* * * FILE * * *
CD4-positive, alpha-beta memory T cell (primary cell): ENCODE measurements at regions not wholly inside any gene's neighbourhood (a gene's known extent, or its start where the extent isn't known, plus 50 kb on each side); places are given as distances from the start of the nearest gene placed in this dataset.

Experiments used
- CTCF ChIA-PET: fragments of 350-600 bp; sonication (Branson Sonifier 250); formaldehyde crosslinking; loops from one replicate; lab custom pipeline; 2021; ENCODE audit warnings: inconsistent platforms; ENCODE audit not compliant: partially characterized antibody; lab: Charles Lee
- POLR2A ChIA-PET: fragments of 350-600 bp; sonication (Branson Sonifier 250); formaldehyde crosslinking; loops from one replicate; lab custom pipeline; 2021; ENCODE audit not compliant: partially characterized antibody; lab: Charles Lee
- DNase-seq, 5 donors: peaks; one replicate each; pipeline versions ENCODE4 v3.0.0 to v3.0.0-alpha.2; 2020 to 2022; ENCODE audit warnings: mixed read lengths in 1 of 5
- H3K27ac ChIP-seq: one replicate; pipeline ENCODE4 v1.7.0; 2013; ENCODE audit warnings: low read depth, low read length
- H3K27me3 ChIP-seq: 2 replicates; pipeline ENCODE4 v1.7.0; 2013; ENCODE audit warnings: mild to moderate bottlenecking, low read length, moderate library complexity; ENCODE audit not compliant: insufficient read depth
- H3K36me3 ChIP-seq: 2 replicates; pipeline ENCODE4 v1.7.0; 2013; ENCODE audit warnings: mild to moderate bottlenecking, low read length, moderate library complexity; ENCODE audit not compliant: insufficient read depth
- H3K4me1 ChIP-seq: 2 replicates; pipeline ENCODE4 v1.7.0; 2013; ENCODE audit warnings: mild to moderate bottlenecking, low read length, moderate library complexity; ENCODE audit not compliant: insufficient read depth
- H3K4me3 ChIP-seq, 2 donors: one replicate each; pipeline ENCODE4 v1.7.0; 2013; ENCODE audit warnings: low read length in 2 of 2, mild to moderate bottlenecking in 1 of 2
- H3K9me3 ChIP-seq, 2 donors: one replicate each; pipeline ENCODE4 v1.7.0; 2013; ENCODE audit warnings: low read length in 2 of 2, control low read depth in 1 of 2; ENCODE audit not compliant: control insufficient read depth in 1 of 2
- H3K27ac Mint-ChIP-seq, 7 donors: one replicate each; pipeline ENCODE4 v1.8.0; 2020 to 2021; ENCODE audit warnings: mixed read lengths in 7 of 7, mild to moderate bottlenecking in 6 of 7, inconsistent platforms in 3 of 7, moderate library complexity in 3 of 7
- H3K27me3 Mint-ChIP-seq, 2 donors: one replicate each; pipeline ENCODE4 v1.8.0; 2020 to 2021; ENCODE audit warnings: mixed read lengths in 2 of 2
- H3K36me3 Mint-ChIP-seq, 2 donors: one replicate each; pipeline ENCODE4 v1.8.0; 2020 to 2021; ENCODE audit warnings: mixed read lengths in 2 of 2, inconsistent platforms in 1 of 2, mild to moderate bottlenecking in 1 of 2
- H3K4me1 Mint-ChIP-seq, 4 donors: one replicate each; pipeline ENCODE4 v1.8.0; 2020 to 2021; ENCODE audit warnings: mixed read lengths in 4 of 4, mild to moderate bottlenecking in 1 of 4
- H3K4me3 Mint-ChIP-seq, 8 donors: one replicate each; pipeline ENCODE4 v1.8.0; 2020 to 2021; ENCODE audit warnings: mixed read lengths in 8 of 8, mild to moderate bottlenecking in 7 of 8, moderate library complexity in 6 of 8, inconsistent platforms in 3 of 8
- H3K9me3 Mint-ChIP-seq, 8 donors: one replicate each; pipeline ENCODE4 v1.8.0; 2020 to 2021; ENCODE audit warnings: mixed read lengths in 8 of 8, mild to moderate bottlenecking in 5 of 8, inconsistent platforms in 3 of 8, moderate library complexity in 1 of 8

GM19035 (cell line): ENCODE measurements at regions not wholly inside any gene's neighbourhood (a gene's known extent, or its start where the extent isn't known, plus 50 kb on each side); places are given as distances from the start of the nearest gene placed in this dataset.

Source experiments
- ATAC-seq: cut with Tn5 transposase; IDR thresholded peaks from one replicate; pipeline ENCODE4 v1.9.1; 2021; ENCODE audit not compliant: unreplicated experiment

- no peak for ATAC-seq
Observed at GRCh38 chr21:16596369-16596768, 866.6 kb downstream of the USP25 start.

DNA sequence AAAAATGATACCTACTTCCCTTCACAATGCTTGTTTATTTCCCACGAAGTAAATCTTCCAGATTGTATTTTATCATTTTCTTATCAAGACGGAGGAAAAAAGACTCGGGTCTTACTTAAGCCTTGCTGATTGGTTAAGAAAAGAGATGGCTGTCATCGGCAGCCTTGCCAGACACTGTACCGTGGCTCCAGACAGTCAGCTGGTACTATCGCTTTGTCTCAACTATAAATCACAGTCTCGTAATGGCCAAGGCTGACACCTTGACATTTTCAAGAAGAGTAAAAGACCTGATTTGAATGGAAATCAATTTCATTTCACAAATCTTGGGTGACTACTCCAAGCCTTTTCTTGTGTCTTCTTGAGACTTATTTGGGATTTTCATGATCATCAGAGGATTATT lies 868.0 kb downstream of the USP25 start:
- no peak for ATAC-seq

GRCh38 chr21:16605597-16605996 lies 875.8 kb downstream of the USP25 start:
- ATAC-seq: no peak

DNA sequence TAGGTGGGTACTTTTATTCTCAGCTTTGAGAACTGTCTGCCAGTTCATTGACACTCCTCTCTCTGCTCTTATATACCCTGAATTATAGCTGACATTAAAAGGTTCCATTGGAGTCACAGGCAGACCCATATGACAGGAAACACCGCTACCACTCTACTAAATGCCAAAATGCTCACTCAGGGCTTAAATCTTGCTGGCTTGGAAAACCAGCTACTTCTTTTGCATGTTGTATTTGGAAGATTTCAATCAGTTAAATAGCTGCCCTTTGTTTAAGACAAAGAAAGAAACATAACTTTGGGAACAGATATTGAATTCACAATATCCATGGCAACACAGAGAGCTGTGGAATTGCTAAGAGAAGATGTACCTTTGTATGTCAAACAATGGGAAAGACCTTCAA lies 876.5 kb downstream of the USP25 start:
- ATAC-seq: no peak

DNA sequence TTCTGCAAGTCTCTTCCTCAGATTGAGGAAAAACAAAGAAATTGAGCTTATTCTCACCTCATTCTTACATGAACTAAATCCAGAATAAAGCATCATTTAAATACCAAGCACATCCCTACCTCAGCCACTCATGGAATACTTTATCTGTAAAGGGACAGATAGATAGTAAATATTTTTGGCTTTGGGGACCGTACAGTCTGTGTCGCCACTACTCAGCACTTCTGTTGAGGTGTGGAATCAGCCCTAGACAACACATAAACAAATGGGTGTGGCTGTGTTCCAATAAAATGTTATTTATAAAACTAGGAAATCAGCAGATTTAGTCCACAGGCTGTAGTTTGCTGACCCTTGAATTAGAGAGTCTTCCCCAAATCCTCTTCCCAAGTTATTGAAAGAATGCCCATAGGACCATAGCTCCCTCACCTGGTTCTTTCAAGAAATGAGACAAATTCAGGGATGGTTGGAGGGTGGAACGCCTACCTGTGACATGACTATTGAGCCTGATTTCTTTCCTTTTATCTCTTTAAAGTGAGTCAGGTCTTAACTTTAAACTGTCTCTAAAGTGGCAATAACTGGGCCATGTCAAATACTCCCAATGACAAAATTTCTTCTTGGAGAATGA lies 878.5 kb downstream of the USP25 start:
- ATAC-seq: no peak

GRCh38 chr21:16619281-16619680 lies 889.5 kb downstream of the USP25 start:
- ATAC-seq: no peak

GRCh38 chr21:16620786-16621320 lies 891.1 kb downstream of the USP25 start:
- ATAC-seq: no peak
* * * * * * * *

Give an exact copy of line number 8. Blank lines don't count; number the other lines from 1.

- H3K36me3 ChIP-seq: 2 replicates; pipeline ENCODE4 v1.7.0; 2013; ENCODE audit warnings: mild to moderate bottlenecking, low read length, moderate library complexity; ENCODE audit not compliant: insufficient read depth